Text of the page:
In each instance however, he stressed that the observations made by the Legislative Committee, which was invested with the authority by the Constitution to review all laws and issue non-binding recommendations before their approval, only concerned Parliament. “The mission of the Legislative Committee is to help administrative bodies to formulate the correct text. And if they choose to take the luxury of ignoring our advice, there are several other means to monitor the validity of the laws after their issuance,” Aboul Azm said at the AUC seminar in April.   

The  Legislative Committee under Aboul Azm did come under fire for what some saw as the expedited review of legislation. None of the laws submitted by Abdel Aal sat with the committee for more than 15 days, no matter how many provisions they might have included and despite the fact that Article 175 of Parliament’s bylaws grants the committee 30 days upon receipt of a piece of legislation for review.

This criticism was most apparent during the committee’s review of the chief judicial appointments law, the legislation that may come to define the autonomy of State Council as much as its new head.

Aboul Azm and the Legislative Committee received the law from Parliament on March 29. The State Council held an emergency general assembly a few days later on April 3, a gathering that ended in an official rejection of the law and a decision to authorize Masoud, the council’s head, and the Special Council, which consists of the six most senior deputies, to undertake the subsequent measures. On April 8, Masoud announced that he would preside over the Legislative Committee sessions in which the law was to be discussed. Many State Council judges, as well as Abdel Aal and various MPs, expected the legislative committee to take the full 30 days allotted to it to review the law, which would have seen it submitted on April 29, especially as this was the date until which Abdel Aal had postponed Parliament’s plenary session.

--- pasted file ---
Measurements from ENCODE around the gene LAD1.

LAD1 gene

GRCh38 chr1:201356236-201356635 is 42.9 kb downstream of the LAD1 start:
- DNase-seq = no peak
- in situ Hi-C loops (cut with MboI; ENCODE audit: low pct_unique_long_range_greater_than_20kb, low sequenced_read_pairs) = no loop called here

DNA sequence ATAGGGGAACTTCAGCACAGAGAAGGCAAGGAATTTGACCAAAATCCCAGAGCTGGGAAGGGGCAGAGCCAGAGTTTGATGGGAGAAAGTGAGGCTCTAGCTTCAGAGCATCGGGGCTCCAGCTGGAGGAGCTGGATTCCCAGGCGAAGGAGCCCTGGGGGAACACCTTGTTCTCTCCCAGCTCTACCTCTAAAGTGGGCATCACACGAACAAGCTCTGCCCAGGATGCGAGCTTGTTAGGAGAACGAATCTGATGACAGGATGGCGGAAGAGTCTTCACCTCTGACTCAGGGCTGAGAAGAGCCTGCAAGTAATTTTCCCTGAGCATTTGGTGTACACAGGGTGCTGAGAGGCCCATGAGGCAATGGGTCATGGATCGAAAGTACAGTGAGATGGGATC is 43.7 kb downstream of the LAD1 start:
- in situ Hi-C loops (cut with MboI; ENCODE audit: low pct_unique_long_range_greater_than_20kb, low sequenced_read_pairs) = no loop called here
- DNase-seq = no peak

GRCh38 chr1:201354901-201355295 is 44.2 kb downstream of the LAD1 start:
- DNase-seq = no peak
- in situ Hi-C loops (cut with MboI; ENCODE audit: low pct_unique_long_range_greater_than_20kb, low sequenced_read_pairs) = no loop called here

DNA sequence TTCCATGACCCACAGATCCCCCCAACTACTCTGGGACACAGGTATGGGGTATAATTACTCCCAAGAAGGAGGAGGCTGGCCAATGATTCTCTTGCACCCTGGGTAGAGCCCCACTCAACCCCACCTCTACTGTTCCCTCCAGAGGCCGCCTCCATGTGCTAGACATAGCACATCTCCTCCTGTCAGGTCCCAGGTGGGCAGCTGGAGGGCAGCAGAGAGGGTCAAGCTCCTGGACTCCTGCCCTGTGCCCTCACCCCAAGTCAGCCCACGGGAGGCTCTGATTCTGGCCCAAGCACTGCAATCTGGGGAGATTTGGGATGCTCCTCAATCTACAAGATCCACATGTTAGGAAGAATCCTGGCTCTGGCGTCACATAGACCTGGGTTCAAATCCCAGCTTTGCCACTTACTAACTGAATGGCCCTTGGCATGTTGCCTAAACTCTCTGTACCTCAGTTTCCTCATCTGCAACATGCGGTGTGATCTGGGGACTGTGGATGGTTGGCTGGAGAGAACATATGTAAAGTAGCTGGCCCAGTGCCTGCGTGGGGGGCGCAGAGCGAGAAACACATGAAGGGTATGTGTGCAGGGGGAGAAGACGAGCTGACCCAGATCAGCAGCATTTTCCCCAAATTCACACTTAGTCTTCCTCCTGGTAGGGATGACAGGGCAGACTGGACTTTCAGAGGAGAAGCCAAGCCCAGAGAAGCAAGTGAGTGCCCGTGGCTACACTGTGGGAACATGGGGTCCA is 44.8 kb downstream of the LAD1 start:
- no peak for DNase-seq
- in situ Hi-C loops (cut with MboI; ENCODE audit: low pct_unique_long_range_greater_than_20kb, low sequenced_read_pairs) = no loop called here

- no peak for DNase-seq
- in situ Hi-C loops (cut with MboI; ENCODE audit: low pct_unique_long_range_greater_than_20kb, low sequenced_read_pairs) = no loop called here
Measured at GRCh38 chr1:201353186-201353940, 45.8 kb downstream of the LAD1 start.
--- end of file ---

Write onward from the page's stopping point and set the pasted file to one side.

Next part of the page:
But Aboul Azm took everyone by surprise. The committee sent their observations on the chief judicial appointments law to Parliament on April 15. Parliament immediately moved to approve the law, and it was ratified by Sisi before May 1. Thus, all four judicial bodies were brought under the law’s purview — the State Council, the Supreme Judicial Council, the Administrative Prosecution and the State Lawsuits Authority — and “had to inform the president of the republic of the names of three nominees for the presidency of their respective judicial body within 60 days [of the outgoing president’s departure]; in case no nomination is made or if the nomination is comprised of less than 3 or of others beyond the 3 most senior judges, the president of the republic will appoint a new president from among the most senior 7 deputies,” according to the law.

While the Supreme Judicial Council, Administrative Prosecution and State Lawsuits Authority acquiesced to this last provision’s demands, the State Council’s general assembly insisted on one name: Judge Yehia Dakroury.

Dakroury was also present at the April 18 AUC seminar and there was an exchange between the two judges that would come to be at the center of Sisi’s contentious appointment. Aboul Azm told Dakroury that he should adhere to the provisions of the 1972 State Council law when he comes to preside over the council, which include sending the president reports that detail the legal fatwas and rulings the council issues and the laws the Legislation Committee receives, as much how receptive the government and Parliament are to the reports on legislation that the council issues. This relationship with Sisi is now left to Aboul Azm to take up, and he is expected to begin preparing for it now that he has been sworn in as the first State Council head to be chosen by the president rather than the council’s judges.

Translated by Aida Seif al-Dawla